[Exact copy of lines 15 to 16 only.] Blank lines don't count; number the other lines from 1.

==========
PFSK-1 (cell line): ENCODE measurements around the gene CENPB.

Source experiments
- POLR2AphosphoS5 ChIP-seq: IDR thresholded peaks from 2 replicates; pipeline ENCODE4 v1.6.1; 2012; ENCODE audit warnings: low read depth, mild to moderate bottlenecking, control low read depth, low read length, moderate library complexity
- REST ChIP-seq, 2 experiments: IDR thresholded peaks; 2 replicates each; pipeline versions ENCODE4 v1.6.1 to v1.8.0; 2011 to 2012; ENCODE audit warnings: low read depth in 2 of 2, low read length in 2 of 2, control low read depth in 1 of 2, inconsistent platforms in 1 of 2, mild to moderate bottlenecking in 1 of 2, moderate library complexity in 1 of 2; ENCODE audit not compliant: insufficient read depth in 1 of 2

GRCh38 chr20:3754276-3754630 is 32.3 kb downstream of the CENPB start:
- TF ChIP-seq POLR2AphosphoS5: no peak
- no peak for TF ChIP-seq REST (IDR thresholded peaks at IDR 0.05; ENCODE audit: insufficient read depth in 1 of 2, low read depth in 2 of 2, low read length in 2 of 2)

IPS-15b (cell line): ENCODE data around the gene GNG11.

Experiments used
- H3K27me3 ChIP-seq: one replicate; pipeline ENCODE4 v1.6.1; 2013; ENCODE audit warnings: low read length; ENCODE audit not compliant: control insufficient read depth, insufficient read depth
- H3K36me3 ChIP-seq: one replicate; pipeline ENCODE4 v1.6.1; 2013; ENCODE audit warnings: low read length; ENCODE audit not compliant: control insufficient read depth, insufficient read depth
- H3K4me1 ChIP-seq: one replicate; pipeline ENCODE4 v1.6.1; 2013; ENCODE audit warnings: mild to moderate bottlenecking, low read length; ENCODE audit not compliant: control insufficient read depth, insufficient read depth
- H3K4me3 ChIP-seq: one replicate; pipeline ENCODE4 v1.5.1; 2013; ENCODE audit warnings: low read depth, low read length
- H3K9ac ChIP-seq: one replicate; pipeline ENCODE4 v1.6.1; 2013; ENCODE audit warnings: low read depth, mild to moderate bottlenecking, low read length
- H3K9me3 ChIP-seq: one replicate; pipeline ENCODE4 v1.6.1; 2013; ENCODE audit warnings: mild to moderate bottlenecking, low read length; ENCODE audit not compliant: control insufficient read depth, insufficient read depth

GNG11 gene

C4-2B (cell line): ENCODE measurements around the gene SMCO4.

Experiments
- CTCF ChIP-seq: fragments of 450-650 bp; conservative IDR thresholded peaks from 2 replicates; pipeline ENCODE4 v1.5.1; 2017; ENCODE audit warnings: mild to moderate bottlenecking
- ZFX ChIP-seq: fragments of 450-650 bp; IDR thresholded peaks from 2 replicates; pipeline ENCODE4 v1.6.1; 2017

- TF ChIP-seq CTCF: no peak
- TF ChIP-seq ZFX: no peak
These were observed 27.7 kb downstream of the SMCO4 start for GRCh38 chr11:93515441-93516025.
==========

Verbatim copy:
- H3K9me3 ChIP-seq: one replicate; pipeline ENCODE4 v1.6.1; 2013; ENCODE audit warnings: mild to moderate bottlenecking, low read length; ENCODE audit not compliant: control insufficient read depth, insufficient read depth

GNG11 gene